W. Africa Crude-Angolan cargoes clearing on discounts but overhang looms

LONDON, June 13 (Reuters) – Cargoes of Angolan crude oil for July loading picked up on Thursday due to sharp discounts and increased Chinese interest, though it appeared unlikely they would sell out before the August programme emerges early nect week.


* As few as 6 cargoes of Angolan crude remain for July loading, putting it on track for the first overhang of 2019 as August-loading programmes are expected on Monday.

* The sales have followed daily price reductions and is due to stepped-up buying from Chinese state and independent refiners, sellers said.

* A steep Dubai-Brent spread DUB-EFS-1M along with weak Asian refining margins have dented demand from China, Angola’s top buyer.


* European refiners continue to largely refuse price offering for lighter Nigerian grades, with Bonny Light and Qua Iboe being offered for around $2.50.

* Down at least $1.50 from price offerings at the beginning of the month, the two major grades still appear to be ill-suited for Europe due to poor gasoline margins.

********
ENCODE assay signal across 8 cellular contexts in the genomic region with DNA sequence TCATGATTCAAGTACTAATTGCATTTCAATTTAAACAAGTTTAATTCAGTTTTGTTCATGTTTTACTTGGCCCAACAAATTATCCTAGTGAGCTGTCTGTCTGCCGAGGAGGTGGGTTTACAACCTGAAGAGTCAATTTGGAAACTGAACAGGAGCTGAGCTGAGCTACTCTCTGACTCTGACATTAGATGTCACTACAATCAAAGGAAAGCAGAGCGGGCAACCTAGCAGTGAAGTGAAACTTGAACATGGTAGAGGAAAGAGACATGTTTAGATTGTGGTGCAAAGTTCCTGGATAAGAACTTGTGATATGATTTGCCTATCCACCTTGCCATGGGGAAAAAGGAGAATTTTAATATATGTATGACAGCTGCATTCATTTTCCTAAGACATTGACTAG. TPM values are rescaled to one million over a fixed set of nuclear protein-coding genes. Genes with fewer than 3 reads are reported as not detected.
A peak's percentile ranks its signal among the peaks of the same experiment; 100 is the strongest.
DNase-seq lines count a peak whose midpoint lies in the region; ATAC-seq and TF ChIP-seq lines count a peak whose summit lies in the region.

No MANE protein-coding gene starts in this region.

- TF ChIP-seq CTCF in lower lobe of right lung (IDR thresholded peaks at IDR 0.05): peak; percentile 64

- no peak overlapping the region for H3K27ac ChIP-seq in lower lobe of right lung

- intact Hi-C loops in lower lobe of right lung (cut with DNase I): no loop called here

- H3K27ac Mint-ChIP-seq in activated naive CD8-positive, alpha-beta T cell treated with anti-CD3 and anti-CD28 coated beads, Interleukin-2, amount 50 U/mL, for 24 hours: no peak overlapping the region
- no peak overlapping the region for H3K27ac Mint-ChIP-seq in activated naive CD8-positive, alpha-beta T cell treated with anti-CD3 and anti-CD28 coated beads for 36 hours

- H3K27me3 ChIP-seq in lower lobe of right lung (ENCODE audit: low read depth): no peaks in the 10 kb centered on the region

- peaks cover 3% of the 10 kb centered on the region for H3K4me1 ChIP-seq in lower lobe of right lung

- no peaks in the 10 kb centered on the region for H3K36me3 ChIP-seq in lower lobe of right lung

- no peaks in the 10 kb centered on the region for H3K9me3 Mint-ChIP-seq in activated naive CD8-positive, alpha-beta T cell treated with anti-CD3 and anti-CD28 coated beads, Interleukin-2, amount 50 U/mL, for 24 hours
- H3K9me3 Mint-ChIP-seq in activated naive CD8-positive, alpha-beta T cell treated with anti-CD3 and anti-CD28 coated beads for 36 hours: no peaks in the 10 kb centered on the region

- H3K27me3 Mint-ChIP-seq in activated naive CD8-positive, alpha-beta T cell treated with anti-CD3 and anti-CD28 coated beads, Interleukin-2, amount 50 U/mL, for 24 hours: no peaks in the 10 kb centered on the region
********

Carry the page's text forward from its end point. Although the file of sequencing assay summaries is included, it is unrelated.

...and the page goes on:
* Unexplained loading delays for Bonny Light and Forcados unnerved both buyers and sellers, as comparable light U.S. grades continue to make inroads into traditional markets.


* India’s IOC was heard to have issued a tender for West Africa crude for mid-August delivery.

* Uruguay’s ANCAP purchased a cargo of WTI Midland and Angolan Nemba for its tender which closed on Tuesday.


* Attacks on two oil tankers on Thursday in the Gulf of Oman left one ablaze and both adrift, shipping firms said, driving oil prices LCOc1 up 4% over worries about Middle East supplies.

* OPEC has cut its forecast for global oil demand growth and warned of potential further cuts as international trade disputes continue to fester, building a case for prolonged supply restraint over the rest of 2019.

* The International Monetary Fund said its board had completed the first review under Angola’s extended arrangement and approved a disbursement of $248.15 million, taking the total of such payments to about $1.24 billion.

Reporting by Noah Browning; editing by David Evans


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